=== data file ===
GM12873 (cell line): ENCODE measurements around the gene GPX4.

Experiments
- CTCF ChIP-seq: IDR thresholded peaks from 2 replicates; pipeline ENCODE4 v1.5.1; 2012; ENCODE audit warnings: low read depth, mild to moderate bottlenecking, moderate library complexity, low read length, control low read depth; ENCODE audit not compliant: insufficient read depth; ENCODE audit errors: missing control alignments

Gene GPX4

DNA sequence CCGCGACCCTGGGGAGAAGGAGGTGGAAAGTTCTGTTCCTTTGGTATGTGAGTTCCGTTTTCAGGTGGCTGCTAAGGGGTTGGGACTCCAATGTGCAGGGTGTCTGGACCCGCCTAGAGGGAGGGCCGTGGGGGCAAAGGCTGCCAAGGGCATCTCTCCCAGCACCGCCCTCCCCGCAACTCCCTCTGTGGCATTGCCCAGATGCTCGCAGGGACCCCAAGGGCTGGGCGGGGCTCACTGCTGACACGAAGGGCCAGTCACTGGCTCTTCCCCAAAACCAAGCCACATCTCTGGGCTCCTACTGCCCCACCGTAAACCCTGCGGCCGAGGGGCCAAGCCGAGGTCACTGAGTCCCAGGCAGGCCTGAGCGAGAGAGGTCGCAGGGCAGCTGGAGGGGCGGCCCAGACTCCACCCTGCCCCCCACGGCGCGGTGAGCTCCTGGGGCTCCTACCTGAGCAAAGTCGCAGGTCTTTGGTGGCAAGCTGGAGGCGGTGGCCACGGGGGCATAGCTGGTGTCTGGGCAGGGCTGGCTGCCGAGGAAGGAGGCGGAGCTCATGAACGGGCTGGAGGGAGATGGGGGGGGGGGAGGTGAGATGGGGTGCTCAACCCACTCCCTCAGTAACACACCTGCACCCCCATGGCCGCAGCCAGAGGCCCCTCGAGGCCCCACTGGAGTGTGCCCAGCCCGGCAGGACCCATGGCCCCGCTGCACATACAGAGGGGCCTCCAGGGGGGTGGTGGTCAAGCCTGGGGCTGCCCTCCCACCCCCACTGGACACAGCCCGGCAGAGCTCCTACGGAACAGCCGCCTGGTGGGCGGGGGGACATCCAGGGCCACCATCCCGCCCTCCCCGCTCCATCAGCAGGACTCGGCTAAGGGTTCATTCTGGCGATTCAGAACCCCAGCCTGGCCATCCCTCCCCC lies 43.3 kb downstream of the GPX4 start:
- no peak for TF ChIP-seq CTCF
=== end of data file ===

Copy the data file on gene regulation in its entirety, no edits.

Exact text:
GM12873 (cell line): ENCODE measurements around the gene GPX4.

Experiments
- CTCF ChIP-seq: IDR thresholded peaks from 2 replicates; pipeline ENCODE4 v1.5.1; 2012; ENCODE audit warnings: low read depth, mild to moderate bottlenecking, moderate library complexity, low read length, control low read depth; ENCODE audit not compliant: insufficient read depth; ENCODE audit errors: missing control alignments

Gene GPX4

DNA sequence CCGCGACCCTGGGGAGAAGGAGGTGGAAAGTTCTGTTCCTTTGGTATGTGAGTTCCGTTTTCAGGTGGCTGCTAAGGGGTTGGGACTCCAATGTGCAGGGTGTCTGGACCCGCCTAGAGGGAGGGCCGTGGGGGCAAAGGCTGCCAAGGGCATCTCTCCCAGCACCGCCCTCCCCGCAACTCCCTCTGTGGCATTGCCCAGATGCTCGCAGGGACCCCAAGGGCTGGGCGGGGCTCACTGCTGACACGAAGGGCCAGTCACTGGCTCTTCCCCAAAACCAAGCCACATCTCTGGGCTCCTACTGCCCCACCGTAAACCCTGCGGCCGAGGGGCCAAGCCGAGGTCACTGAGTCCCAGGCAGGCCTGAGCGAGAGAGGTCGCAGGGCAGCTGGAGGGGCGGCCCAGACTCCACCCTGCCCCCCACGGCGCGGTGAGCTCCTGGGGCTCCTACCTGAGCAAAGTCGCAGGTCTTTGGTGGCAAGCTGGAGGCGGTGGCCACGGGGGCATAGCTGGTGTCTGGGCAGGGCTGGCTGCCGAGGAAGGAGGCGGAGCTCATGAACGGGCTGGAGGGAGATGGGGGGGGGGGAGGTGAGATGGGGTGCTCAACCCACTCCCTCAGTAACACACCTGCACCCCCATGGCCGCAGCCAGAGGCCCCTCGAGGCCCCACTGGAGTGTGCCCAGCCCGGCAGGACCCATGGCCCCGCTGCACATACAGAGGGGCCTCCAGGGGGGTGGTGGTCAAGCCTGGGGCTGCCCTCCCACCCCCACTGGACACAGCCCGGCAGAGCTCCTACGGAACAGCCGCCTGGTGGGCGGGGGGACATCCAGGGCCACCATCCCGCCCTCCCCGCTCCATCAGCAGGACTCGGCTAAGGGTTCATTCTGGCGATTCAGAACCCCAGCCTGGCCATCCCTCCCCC lies 43.3 kb downstream of the GPX4 start:
- no peak for TF ChIP-seq CTCF